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BioMed Research International
Volume 2013 (2013), Article ID 207181, 7 pages
http://dx.doi.org/10.1155/2013/207181
Research Article

Synthesis of Novel Compounds as New Potent Tyrosinase Inhibitors

Department of Chemistry, Payame Noor University (PNU), P.O. Box 19395-3697, Tehran, Iran

Received 1 July 2013; Accepted 5 September 2013

Academic Editor: Hirotaka Iwase

Copyright © 2013 Hooshang Hamidian. This is an open access article distributed under the Creative Commons Attribution License, which permits unrestricted use, distribution, and reproduction in any medium, provided the original work is properly cited.

Abstract

In the present paper, we report the synthesis and pharmacological evaluation of a new series of azo compounds with different groups (1-naphthol, 2-naphthol, and N,N-dimethylaniline) and trifluoromethoxy and fluoro substituents in the scaffold. All synthesized compounds (5a–5f) showed the most potent mushroom tyrosinase inhibition (IC50 values in the range of 4.39 ± 0.76–1.71 ± 0.49 µM), comparable to the kojic acid, as reference standard inhibitor. All the novel compounds were characterized by FT-IR, 1H NMR, 13C NMR, and elemental analysis.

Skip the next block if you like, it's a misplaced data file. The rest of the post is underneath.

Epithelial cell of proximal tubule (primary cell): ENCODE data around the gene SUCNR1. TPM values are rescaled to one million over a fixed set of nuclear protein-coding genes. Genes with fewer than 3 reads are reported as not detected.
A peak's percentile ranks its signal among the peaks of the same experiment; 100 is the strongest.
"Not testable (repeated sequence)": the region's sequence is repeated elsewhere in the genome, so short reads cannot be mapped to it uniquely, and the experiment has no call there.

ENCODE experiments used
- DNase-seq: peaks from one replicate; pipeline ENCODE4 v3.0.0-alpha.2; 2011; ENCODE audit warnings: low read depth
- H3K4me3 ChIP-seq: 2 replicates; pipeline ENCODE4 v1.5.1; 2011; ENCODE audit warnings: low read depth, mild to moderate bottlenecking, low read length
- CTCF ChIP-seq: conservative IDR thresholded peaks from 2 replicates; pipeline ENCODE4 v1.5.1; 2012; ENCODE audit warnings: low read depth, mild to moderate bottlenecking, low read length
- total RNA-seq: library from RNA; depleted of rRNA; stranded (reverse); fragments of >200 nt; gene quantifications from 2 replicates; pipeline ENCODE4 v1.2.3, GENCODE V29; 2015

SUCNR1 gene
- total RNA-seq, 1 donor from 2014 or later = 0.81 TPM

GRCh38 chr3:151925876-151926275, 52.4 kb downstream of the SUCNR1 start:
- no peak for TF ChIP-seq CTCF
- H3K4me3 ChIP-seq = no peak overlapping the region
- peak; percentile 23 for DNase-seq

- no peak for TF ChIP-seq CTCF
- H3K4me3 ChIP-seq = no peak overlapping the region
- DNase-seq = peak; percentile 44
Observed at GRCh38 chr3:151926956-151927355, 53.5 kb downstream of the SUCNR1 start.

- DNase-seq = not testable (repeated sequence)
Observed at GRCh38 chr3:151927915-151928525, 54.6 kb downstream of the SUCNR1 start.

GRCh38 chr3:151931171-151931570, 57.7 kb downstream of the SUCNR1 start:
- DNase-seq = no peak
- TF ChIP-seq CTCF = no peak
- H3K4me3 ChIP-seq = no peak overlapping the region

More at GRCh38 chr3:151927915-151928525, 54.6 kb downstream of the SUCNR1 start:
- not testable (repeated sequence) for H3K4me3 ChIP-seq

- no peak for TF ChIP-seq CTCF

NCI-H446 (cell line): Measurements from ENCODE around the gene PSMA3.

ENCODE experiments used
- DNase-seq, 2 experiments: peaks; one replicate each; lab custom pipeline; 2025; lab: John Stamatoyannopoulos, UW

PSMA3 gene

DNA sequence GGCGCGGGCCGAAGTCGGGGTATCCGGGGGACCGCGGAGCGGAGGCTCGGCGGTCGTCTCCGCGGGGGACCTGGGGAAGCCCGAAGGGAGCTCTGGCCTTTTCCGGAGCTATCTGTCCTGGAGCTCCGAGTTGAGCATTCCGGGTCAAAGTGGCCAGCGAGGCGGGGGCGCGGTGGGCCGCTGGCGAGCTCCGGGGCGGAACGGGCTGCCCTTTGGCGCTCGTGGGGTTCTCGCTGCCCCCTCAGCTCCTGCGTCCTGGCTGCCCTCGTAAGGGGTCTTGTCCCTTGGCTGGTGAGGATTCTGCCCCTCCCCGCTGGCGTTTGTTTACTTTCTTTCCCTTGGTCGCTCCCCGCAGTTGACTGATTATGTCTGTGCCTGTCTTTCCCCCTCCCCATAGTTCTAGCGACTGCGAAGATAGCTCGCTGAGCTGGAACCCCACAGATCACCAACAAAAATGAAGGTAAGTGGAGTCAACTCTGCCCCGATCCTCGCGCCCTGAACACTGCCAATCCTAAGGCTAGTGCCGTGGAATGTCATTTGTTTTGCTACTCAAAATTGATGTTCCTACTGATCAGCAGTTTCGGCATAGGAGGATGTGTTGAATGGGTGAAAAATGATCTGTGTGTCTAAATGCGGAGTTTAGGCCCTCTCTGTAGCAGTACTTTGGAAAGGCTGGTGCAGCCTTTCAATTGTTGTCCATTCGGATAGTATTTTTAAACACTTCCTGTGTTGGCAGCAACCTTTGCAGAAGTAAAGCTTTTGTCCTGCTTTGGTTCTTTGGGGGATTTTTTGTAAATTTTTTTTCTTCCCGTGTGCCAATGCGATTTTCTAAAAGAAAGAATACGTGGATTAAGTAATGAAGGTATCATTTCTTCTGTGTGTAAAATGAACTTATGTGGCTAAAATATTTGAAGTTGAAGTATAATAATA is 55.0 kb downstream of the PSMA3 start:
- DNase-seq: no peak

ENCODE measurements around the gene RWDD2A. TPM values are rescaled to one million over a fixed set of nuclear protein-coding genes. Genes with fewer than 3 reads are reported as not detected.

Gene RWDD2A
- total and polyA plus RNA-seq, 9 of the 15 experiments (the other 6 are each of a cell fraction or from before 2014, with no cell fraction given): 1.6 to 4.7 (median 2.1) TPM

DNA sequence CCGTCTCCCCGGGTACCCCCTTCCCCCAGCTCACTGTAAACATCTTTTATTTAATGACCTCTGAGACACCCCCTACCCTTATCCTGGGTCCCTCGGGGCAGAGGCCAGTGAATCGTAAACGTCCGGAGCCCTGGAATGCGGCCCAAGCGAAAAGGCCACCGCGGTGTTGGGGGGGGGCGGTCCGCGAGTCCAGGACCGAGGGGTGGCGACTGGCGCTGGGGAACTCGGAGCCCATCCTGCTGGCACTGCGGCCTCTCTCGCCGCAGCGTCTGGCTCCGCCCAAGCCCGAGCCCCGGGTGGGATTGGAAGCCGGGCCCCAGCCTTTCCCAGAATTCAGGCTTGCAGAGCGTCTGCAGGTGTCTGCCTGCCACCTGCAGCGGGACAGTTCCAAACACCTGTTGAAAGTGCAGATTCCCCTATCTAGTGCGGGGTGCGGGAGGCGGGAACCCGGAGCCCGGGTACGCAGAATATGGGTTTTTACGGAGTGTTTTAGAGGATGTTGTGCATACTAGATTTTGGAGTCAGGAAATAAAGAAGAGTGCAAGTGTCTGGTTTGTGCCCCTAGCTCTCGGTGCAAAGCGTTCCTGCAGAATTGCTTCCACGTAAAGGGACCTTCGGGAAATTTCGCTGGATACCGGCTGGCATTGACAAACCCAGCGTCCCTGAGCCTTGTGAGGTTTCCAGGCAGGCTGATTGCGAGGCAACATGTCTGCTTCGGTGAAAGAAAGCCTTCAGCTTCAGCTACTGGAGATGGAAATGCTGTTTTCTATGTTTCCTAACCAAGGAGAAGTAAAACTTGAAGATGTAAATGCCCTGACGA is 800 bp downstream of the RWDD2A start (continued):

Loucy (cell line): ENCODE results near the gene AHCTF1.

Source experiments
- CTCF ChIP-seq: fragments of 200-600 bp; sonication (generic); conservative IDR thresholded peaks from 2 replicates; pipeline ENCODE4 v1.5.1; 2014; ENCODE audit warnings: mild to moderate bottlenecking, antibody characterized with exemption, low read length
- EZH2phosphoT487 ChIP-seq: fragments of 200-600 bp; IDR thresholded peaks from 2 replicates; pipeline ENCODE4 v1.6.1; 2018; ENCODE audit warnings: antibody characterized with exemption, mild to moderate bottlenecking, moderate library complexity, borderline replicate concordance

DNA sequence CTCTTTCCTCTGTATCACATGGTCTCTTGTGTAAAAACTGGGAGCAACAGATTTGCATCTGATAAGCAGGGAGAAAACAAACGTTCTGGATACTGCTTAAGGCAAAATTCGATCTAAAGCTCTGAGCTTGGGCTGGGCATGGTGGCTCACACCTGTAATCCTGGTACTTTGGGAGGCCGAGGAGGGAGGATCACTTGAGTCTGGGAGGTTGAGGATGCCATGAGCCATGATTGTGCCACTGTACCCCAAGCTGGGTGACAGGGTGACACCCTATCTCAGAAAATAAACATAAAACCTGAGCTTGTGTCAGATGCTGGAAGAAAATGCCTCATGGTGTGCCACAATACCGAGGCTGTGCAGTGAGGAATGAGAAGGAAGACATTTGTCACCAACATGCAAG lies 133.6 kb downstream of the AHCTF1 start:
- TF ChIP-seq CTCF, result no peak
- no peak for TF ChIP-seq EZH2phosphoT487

1. Introduction

Tyrosinase inhibitors are clinically useful for the treatment of skin diseases associated with melanin hyperpigmentation and applied in cosmetics for whitening and depigmentation after sunburn. Melanin is a heteropolymer of indole compounds and is produced inside melanosomes by the action of the tyrosinase enzyme on the tyrosinase precursor material in melanocytes. It has recently been discovered that some other factors such as metal ions and the TRP-1 and TRP-2 enzymes also contribute to the production of melanin. However, tyrosinase plays a critical role in the regulation of melanin biosynthesis. Therefore, many tyrosinase inhibitors that suppress melanogenesis have been widely studied with the aim of developing preparations for the treatment of hyperpigmentation [15].